Over the next weeks and months, the Cooperative Baptist Fellowship will be sharing reflections from our CBF field personnel serving around the world. These are stories of impact and outreach, Gospel-sharing and relationship building, long-term presence and abundant love.
The following is a reflection from CBF field personnel Jon and Tanya Parks, who serve in Košice, Slovakia. You can learn more about their ministries and support their work at www.cbf.net/parks.
For some people, like healthcare workers and front line responders, the time of lockdown due to COVID-19 has been chaotic and stressful. For many of us, it was a season when we found ourselves with more time for a while.
That extra time was a mixed blessing. There was plenty of time to slow down and find peace, but also plenty of time to fear for the safety of our loved ones and friends. There was plenty of time to find new ways to serve and minister from a distance, but also plenty of time to grieve the opportunities lost, and to wonder if things would ever get back to “normal.”
During the six weeks or so we were mainly confined to our home, I decided to try something new: I planted a garden. It’s something I’ve wanted to try personally for a long time, but also something that might “bear fruit” in ministry one day—community gardens are popular development tools all over the world, but it’s hard to lead others in growing a garden if you’ve never done it yourself!
I haven’t had much luck with plants for most of my life, but not for lack of trying. I can’t count the number of innocent houseplants I’ve killed throughout the years. So I knew it’s something I couldn’t do alone.
Fortunately, I’m surrounded by a nation of teachers. For centuries Slovaks have traditionally been farmers, gardeners and foresters. People of the land. And that’s still very much a part of their culture, even as the country and people have become more urbanized.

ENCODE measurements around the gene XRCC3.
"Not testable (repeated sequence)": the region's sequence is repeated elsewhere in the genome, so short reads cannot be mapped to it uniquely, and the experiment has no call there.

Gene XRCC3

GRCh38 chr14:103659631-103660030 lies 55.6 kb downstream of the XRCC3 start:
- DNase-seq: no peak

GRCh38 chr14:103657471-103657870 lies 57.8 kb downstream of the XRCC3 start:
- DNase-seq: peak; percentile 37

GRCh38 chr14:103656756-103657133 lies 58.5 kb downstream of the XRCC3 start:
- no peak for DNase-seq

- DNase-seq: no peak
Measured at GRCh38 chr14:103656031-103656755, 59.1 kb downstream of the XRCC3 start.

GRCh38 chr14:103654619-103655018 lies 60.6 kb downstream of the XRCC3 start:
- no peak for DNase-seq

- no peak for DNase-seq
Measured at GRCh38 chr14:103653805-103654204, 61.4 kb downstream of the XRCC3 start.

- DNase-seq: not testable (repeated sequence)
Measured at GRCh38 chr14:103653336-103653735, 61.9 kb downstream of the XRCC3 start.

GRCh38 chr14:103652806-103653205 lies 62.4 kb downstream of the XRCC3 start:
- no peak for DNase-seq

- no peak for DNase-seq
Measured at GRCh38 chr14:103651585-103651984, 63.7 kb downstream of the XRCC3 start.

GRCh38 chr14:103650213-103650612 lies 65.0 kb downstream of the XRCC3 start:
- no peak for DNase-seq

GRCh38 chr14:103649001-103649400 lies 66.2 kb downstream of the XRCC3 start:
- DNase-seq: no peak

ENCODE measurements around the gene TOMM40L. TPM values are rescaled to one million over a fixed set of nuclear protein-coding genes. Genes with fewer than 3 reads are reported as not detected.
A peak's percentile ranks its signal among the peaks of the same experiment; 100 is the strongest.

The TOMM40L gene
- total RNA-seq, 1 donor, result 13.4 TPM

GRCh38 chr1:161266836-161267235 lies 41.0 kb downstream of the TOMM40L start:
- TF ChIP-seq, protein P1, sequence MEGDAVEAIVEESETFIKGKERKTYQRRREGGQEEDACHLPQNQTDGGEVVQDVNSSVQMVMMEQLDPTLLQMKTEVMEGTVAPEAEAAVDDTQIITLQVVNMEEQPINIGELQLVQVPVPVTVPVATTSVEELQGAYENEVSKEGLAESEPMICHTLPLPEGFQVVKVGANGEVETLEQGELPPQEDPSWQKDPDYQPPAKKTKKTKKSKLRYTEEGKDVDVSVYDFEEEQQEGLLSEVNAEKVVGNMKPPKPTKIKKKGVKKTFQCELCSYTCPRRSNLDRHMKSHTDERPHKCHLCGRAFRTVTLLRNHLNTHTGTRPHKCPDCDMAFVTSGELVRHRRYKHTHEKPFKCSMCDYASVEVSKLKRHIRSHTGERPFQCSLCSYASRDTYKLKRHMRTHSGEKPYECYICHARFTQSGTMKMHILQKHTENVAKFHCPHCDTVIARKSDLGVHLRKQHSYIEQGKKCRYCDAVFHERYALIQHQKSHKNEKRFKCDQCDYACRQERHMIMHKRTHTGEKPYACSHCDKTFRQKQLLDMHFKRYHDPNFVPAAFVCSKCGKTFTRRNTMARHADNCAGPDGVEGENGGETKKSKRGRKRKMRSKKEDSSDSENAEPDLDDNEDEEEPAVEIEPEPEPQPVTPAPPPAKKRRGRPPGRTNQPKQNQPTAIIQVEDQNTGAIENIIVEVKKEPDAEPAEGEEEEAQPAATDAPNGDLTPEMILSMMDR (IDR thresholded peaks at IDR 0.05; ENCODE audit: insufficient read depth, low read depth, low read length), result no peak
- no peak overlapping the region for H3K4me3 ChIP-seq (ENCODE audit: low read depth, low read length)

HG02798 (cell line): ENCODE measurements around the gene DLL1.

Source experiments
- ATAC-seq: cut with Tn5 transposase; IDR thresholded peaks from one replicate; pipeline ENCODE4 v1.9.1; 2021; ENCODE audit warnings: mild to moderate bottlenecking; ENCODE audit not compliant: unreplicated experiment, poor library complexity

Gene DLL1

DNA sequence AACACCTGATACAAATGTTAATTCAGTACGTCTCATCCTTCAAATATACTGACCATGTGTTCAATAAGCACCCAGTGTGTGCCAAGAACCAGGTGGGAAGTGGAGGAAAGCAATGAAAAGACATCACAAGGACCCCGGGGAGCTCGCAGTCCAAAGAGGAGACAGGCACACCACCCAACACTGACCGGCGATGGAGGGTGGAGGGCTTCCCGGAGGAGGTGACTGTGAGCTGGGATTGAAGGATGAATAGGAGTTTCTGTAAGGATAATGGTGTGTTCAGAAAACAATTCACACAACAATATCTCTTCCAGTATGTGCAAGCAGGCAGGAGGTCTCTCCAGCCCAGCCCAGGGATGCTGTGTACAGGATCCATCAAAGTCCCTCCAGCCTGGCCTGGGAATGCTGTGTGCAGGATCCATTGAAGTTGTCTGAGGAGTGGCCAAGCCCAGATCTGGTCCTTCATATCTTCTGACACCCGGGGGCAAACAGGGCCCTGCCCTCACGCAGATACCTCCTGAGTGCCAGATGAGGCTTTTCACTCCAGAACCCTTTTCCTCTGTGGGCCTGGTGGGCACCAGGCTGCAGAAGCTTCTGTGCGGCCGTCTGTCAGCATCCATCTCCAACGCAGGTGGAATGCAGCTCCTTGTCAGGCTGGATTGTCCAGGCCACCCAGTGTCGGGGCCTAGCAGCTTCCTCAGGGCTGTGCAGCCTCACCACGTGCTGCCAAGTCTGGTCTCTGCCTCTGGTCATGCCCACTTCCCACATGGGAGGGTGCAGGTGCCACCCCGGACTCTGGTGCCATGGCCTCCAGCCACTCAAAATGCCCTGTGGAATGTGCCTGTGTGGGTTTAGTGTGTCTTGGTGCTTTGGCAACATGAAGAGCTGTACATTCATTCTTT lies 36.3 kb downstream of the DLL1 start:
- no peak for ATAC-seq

So I ask for help from my neighbors, whose massive garden across the fence amazes us each year. Through social media I ask friends near and far for advice on everything from soil to slugs.
And slowly, slowly, something lush and abundant appeared where there was only dirt and weeds before.
I hope that in the next few weeks I’ll be able to give tomatoes, cucumbers and zucchini to friends, and to enjoy some of these vegetables at our own table. I hope one day to be able to show pictures of these plants and vegetables to people trying to start a community garden, and say, “Believe me, if I can do this, so can you!”
But even if the slugs finally have their way and I get no fruits from this garden, there are important things that have happened inside me.
I’ve been reminded that, while we’ve been here a number of years, I still have a lot to learn about this place and these people. I still have a lot of growing to do—God’s Spirit isn’t done with me yet!
I’ve been reminded that even the smallest seed, with patience and care, might someday, somehow grow into something meaningful.
I’ve been reminded that, if we will take care of the earth God has entrusted to us, that earth will continue to take care of us.
I’ve been reminded that, even if the soil of our lives feels dead and dirty and full of weeds, God’s able to transform that into lush and abundant life.
May the Great Gardener enrich all our souls through these troubling times, showing us new fruit and abundant life where we least expect to find it!